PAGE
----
Ticks, already infamous as disease carriers, get another black mark in tomorrow's New England Journal of Medicine. A paper there reports that ticks can infect people with a new, potentially fatal, disease. The culprit is a bacterium known as Ehrlichia ewingii, which so far was thought to infect only dogs.
The microbe is a relative of E. chaffeensis, which humans can also contract from ticks. Attacking its victim's white blood cells, E. chaffeensis causes a disease called ehrlichiosis, characterized by fever, malaise, body aches, and, if left untreated, organ failure. Ehrlichiosis was first reported in 1986; since then, hundreds of cases have popped up in the U.S., with the highest incidence in Missouri.
Because its flulike symptoms closely resemble those of many other diseases, ehrlichiosis is difficult to diagnose. Physicians can get an early clue from patients' white blood cell counts, says Gregory Storch, a pediatrics professor at Washington University in St. Louis, but to confirm their diagnoses, clinicians use the polymerase chain reaction to search the patient's blood for a ribosomal gene typical of several Ehrlichia bacteria.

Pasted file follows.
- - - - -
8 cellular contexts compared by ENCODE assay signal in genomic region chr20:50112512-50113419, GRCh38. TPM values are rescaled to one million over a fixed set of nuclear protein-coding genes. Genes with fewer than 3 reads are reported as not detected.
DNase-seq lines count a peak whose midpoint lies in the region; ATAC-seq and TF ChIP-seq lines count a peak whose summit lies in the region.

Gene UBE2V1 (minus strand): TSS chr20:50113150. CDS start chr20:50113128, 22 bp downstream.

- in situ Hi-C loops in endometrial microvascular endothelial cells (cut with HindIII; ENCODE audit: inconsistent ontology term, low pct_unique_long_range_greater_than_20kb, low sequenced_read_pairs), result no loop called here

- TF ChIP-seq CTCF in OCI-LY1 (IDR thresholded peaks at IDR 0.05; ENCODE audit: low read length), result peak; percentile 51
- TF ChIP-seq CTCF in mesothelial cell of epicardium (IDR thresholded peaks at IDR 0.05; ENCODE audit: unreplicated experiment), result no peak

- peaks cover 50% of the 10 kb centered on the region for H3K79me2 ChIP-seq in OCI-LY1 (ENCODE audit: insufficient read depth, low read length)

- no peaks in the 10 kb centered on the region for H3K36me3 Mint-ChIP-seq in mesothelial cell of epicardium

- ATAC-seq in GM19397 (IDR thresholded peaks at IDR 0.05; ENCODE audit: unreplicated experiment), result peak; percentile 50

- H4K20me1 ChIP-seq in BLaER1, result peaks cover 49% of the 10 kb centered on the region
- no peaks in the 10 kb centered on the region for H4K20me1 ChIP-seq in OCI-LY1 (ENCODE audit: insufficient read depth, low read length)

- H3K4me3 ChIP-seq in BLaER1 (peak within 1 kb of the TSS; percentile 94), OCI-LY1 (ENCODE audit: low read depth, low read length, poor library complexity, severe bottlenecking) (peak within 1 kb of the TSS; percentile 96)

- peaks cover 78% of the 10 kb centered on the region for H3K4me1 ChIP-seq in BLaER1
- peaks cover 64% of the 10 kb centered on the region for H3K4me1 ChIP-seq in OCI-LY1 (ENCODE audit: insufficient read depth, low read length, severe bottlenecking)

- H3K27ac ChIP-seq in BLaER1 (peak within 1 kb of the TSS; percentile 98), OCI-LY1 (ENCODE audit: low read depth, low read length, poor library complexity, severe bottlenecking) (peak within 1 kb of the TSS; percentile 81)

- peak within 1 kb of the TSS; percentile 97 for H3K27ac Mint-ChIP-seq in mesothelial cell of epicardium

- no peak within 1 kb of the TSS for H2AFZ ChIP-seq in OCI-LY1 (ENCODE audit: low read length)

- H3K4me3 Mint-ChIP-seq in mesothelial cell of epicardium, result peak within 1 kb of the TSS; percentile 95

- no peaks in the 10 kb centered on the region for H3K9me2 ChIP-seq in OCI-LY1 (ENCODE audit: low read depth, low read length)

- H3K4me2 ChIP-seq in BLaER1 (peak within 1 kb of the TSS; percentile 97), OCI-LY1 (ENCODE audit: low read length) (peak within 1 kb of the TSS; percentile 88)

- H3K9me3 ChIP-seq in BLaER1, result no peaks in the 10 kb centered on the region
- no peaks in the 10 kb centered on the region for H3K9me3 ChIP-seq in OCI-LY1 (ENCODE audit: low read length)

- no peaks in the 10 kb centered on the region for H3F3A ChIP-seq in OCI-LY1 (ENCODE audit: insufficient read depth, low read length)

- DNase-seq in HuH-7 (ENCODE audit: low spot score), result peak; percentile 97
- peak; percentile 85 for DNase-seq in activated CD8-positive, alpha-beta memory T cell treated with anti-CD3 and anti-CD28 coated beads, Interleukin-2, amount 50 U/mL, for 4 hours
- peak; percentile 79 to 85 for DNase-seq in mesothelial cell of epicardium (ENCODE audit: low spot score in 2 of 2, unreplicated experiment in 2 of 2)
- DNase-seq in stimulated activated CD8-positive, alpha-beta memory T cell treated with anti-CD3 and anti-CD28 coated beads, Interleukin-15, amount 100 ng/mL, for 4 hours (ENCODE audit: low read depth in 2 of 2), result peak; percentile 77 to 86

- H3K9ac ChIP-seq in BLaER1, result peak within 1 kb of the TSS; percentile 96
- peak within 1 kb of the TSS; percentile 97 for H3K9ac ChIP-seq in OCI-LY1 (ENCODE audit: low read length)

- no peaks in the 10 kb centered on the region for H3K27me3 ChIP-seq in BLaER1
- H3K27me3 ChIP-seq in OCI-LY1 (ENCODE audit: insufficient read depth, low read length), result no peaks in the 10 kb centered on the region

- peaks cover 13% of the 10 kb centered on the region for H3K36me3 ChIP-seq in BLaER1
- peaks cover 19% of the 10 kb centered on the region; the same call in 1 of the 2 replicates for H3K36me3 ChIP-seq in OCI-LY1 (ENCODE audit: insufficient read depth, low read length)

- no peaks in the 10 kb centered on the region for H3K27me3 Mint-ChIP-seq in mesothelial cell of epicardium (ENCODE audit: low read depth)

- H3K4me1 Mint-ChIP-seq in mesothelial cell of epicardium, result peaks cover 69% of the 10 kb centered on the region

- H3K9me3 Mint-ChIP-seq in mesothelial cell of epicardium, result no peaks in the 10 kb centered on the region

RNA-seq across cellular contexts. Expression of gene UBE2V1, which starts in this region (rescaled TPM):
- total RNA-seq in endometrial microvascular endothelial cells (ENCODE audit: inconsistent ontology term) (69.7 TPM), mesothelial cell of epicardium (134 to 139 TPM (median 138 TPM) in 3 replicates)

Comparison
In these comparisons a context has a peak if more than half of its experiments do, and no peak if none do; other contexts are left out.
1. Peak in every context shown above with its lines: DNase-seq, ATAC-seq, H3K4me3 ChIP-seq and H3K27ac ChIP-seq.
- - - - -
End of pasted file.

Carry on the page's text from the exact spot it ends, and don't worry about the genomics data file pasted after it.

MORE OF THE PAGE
Between 1994 and 1998, Storch's team ran this test, and a more specific one that detects only E. chaffeensis, on 413 people suspected of having ehrlichiosis. Sixty patients tested positive on the general test, but of those, only 56 were confirmed to have E. chaffeensis. Suspecting that the other four carried a new Ehrlichia species, the researchers sequenced the bacterial gene in their blood and compared it to a database containing the sequences of known infectious bacteria. To their surprise, the "new" species had already been identified--by veterinarians. Called E. ewingii, it commonly infects dogs that have been bitten by ticks. "This is the first time anyone saw this in humans," says Storch.
The symptoms of an E. ewingii infection seem indistinguishable from E. chaffeensis, but much else about the disease is unknown. "It could be rare or common," says Storch, "and it could be carried by deer ticks or Lone Star ticks." Three of the four patients already had a weakened immune system--which may have helped E. ewingii gain a foothold--but the fourth one was previously healthy.
"They have opened another chapter in the history of tick-borne pathogens," says physician Jesse Goodman of the University of Minnesota. The next step is to try to grow E. ewingii in the lab and perhaps learn how to prevent ehrlichiosis, he says. "We will continue to work on the medical aspects," says Storch, "maybe in collaboration with veterinarians."